Frankfort city commissioners not only voted Monday to ban bicycles on the 140 acres surrounding the Civil War battle site of Fort Hill but also requested an official investigation of how construction began on a multiuse trail in the park without city officials' knowledge.

The commission voted 3-2 to ban the use of all bicycles in Leslie Morris Park, in which sits the earthenwork site of Fort Hill. In more than an hour and a half of public comment leading up to the vote, citizens voiced their opinions on the merits and pitfalls of a multiuse trail, which would include the use of mountain bikes, in the woods below the historic Civil War site. Commissioners ultimately decided that only hiking, walking and pet use will be allowed in the park.

The decision came during a commission work session, commonly used for discussion but no formal action. Commissioners only recently allowed items that are "important or of urgency to the commission" to be eligible for votes in work sessions, said Mayor Bill May.

“I’m not saying it would shut the public out — we did advertise it as action may be taken,” he said of the possibility of a vote at Monday's work session. “But I know we did have folks make some comments about commissioners voting at work sessions.”

May and Commissioners John Sower and Scott Tippett cast the votes in favor of the bicycle ban. Commissioners Katrisha Waldridge and Eric Whisman dissented.

Sower made the initial motion, which called to reaffirm Fort Hill as a historic site in its entirety, to prohibit bikes and to specify that all trails be maintained for walking, hiking and pet use only.

"We talked at our last meeting about needing a real education about Fort Hill," Sower said. "We went through four hours of comment at our last meeting. I think we understand both sides. I think we need to move on one way or another."

Tippett seconded the motion and said that the public deserved an up or down vote on the future of the nearly complete bike trails.

"The democratic process is consummated by a vote," he said. "And we have not had a vote. We need a vote. It should be on record for the public to scrutinize."

It was the third time the controversial subject came up at a commission meeting and the second time that a vote was held on the matter. At the outset, some commissioners flirted with a moratorium on bike trails in the park. But commissioners delayed a vote at their last meeting in May, with the deciding vote coming down to Mayor May.

His vote again was the determining factor Monday.

"The most important thing is making sure we preserve our historic sites and we don't lose any more," May said. "But I'd like to come back and make sure our mountain bike folks have alternatives and better locations to ride those, especially for children."

Waldridge said it was purely a political decision and ironic that the commissioners who consider the site hallowed Civil War ground would allow pets to walk around and defecate on the site.

“I do hope people who are truly in support of this – Tippett – you do have plans to do something with Fort Hill and that next year that if I walk up there things are not grown over and things are well prepared,” she said. “If we decided to keep it historic, I expect great things from people on this city commission and those supporting it.”

Whisman said the site is underutilized and about two-thirds is in the downtown district. He said he was optimistic about the future with or without bike access to the historic park.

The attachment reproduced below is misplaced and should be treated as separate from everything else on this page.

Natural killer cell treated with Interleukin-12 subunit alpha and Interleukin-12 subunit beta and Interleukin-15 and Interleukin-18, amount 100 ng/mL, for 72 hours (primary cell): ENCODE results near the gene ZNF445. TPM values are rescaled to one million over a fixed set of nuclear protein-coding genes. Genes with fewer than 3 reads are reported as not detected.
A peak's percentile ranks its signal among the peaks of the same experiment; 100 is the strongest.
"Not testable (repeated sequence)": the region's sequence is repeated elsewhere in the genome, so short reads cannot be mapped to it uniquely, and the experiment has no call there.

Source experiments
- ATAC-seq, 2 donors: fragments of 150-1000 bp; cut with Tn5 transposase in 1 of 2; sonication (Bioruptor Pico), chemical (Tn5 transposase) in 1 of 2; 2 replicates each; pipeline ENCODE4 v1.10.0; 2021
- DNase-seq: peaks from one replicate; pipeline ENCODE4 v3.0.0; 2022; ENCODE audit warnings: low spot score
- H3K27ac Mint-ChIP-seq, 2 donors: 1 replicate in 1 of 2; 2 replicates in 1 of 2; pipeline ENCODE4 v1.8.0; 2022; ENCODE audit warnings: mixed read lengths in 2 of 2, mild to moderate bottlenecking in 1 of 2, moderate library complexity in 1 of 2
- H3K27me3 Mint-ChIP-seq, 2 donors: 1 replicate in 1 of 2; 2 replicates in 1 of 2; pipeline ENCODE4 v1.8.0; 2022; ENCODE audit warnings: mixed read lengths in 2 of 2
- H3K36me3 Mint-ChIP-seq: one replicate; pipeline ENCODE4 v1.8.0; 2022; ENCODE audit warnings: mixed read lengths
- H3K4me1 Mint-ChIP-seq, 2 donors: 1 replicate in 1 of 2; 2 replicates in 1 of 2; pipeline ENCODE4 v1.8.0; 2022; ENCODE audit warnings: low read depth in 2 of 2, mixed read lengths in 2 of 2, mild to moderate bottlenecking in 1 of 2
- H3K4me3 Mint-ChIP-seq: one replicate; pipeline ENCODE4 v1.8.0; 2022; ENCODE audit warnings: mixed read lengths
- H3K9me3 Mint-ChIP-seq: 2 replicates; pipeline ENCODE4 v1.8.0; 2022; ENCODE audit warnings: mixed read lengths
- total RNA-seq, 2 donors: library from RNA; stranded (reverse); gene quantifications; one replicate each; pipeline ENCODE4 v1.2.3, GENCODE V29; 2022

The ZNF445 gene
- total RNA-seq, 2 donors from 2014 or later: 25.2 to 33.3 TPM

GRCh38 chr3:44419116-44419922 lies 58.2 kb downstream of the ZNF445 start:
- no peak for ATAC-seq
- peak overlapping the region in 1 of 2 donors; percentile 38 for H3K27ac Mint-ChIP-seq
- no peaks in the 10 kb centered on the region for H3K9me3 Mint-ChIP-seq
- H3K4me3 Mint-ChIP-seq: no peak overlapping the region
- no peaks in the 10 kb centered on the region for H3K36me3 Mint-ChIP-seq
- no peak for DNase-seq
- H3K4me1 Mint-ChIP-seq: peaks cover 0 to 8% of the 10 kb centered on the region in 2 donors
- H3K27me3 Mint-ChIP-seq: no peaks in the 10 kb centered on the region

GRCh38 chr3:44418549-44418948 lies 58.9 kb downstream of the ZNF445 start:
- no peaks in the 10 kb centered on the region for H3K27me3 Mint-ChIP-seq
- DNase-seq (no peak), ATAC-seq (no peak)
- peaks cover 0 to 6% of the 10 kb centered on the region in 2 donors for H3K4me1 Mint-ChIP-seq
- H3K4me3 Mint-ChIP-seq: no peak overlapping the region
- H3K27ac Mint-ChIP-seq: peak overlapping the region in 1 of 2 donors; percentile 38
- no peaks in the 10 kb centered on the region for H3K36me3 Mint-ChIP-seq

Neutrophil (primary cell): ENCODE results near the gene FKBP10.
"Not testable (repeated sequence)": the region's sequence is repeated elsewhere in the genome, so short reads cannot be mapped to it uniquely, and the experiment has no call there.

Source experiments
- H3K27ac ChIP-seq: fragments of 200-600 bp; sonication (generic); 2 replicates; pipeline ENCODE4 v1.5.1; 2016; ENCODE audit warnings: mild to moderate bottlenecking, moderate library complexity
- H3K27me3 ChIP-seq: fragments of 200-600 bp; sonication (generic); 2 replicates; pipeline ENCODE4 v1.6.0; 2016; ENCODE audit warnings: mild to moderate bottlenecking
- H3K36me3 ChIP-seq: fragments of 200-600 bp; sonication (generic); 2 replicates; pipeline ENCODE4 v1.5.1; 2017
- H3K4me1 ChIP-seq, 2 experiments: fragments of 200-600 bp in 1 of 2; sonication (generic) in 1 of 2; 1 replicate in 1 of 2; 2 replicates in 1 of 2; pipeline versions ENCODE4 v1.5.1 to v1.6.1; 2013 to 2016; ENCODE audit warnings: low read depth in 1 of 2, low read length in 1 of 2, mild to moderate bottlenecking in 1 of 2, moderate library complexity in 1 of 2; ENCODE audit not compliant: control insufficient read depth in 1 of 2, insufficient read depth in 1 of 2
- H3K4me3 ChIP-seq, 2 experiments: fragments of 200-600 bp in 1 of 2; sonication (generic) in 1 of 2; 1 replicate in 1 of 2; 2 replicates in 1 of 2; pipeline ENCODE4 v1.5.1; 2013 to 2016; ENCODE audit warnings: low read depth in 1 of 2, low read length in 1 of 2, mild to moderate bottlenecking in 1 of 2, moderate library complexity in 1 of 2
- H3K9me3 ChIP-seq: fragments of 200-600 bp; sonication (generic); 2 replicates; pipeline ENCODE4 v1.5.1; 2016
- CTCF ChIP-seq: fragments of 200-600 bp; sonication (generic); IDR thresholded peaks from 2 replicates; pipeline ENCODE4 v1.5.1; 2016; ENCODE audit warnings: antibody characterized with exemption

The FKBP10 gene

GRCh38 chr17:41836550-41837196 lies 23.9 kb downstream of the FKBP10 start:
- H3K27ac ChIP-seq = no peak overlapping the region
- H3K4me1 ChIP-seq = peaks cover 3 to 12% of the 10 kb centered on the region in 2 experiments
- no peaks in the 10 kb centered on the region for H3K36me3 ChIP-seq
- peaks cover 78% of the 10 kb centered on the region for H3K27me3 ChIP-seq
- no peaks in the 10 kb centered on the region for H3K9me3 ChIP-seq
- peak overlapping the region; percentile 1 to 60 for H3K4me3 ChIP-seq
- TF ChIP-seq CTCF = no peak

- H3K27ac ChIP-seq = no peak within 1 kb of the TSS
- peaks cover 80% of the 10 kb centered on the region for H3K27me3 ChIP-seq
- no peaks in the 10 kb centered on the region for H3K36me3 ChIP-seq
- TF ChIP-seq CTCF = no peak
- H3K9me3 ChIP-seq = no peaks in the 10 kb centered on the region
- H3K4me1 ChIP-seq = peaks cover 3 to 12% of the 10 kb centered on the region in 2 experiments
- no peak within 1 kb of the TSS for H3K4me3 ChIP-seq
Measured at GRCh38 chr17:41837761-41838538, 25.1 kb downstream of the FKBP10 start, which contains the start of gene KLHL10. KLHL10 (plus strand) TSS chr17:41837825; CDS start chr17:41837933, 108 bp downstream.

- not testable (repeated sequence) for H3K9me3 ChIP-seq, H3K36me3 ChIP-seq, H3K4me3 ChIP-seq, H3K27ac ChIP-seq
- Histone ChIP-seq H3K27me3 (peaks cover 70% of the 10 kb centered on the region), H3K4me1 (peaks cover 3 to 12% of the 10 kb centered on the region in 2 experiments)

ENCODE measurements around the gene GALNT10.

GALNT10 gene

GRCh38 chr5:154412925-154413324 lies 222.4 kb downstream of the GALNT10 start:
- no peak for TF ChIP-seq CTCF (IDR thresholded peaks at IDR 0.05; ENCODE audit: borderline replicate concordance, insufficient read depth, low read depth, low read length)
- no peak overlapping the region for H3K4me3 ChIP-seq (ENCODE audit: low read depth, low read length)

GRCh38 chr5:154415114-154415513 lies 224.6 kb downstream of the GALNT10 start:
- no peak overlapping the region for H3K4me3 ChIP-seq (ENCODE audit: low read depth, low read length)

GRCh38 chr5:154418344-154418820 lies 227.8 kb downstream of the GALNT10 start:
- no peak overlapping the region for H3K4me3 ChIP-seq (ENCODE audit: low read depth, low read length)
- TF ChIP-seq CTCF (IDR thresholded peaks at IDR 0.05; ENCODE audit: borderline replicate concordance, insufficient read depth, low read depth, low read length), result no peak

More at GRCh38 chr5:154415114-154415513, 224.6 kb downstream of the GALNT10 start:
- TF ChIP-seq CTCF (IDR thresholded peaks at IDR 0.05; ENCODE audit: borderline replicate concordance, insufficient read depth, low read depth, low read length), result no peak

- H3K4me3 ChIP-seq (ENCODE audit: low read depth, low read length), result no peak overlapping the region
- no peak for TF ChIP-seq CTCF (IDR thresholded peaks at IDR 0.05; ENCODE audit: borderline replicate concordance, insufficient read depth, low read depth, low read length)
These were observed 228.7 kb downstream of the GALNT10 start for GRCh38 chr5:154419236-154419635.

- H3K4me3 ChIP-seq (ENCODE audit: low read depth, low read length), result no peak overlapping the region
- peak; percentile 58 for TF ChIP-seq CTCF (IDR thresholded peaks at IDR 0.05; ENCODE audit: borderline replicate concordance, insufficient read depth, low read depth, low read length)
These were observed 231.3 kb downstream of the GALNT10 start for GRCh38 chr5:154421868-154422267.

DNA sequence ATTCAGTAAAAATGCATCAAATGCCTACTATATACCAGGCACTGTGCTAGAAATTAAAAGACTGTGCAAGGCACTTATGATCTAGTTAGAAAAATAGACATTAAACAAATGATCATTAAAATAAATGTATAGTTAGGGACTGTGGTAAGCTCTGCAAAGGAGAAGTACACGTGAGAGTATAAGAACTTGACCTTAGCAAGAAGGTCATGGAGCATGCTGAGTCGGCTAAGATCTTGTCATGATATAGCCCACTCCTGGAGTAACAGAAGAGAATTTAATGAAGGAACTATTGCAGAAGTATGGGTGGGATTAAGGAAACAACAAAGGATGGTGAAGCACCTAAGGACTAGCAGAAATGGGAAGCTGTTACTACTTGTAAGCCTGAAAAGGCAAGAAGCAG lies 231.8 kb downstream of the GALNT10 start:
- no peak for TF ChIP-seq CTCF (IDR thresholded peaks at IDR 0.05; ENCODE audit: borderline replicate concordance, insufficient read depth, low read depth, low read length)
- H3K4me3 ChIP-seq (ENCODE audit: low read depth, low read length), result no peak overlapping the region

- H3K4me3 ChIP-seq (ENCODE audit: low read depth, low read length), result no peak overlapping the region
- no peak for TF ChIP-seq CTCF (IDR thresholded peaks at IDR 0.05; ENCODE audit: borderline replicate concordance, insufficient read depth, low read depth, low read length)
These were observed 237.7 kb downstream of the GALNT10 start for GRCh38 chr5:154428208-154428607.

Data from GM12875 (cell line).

“This is a great asset for the downtown community beyond the rest of the neighborhood,” Whisman said. “A 120-acre site, we have the ability to do more things out there. We can broaden our minds and figure out what we can do. The community owns this site.”

Several citizens spoke during the public comment period on both sides of the issue. Those against allowing bikes honed in the historical significance of Fort Hill – 12 acres atop the 120-acre park – and the impact on the residential area at the hill’s foot.

Louis MClane, a resident of Blanton Acres neighborhood, said residents didn't feel like they were being heard.

“It’s all about the people that want to come here than the people that are already here that have put a lot of sweat equity in on this,” McClane said.

Supporters presented commissioners with a petition signed by more than 700 people — not all Frankfort residents. But some local residents expressed a need for the bike trail in downtown Frankfort rather than in an outlying area, such as Capitol View Park, that kids have to cross highways to access.

Katherine Mueller, a mother of a teenager, said that there is not much for her children and their friends to do in Frankfort and a downtown bike trail would be an attraction for people with children considering the town as a home.

“It’s young people-specific,” Mueller said. “What we need to do is focus on things to bring families with children here. Right now we are seriously lacking for things for them to do.”

One of the main issues to arise during the course of the bike trail debate was how the project came to be. City staff said they did not know until October that the multiuse trails were being built – some parts as an Eagle Scout project – after which they then began hearing numerous calls of opposition from historic preservation advocates.

By the end of the commission’s Monday meeting, commissioners instructed the city manager's office to begin an official review of the entire project.

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